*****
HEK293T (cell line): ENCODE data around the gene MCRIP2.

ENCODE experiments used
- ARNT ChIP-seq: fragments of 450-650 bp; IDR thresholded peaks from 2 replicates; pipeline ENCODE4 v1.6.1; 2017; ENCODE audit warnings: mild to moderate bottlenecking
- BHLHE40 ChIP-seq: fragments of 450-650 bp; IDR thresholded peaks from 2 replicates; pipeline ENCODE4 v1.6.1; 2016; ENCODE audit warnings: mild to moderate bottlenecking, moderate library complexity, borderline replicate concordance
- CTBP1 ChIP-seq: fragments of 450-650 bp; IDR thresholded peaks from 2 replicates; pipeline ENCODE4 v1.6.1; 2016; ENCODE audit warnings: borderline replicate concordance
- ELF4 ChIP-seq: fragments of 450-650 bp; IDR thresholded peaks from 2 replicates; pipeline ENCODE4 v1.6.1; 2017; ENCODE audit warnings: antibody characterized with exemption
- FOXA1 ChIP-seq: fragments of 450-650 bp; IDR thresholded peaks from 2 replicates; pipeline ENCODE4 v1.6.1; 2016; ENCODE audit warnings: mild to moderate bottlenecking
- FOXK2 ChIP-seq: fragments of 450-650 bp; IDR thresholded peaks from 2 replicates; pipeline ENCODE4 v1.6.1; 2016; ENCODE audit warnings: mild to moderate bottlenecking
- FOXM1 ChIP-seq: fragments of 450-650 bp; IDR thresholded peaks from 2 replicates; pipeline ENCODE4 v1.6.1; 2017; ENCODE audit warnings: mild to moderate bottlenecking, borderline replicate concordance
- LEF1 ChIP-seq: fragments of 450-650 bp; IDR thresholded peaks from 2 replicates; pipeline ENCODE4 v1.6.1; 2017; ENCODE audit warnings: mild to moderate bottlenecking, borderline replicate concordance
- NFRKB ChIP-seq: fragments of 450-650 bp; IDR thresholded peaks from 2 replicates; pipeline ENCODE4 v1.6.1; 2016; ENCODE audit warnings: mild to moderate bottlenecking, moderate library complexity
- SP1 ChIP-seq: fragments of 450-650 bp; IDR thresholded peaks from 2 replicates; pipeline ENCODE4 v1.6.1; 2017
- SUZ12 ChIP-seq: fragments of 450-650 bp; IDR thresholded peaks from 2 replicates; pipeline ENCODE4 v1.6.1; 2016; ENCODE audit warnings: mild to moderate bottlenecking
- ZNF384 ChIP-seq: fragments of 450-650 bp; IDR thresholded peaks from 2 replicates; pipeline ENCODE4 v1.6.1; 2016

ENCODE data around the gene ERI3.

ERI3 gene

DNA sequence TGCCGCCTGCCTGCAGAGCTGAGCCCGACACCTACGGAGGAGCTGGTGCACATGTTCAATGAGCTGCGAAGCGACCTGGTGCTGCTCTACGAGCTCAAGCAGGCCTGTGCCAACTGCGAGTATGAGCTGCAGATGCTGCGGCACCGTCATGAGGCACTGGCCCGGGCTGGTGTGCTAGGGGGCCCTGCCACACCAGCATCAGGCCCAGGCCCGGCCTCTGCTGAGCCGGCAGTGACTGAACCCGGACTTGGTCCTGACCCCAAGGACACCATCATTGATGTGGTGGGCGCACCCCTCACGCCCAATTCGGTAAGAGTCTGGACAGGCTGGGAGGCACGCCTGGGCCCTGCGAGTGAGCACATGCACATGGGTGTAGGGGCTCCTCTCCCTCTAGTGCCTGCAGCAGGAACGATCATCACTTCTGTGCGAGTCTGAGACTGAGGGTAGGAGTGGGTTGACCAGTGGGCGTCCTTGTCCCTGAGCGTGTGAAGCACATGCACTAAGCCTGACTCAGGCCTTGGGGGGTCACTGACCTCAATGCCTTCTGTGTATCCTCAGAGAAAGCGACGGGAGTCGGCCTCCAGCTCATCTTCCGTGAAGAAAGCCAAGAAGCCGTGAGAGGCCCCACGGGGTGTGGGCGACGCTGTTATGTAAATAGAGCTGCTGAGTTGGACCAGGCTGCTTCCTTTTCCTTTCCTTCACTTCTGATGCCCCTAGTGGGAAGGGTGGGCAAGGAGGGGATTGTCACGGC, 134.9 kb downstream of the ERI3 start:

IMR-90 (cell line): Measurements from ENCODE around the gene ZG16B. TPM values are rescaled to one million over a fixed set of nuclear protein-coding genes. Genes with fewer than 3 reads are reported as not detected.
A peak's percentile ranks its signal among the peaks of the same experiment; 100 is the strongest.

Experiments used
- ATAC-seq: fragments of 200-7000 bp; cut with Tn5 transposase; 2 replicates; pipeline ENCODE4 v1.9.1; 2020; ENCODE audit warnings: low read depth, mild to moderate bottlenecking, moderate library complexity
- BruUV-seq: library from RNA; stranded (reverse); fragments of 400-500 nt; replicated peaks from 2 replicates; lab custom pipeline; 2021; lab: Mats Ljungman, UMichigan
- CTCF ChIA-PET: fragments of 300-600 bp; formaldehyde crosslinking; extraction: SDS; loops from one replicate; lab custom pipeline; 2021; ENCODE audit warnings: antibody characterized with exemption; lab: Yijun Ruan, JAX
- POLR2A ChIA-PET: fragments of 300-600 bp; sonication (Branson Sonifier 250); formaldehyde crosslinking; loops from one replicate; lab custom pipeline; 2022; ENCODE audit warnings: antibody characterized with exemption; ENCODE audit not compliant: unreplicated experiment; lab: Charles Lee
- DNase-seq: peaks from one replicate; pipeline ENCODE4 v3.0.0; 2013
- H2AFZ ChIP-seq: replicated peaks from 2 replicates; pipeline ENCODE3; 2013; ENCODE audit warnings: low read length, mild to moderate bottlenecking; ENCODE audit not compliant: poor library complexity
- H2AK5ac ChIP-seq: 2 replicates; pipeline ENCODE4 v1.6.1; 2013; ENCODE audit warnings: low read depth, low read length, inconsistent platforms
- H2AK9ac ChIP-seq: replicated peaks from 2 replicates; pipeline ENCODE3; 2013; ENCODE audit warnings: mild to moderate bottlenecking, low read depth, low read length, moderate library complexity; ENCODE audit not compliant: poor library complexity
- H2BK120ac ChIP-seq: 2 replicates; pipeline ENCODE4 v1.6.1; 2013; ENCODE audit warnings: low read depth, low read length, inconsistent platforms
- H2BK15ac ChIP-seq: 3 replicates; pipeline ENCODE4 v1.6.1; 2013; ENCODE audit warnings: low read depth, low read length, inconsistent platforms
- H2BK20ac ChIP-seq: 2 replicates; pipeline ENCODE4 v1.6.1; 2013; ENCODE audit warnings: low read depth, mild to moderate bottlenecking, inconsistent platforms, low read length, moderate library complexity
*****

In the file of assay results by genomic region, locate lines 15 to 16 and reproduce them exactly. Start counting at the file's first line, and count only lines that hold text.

ENCODE data around the gene ERI3.

ERI3 gene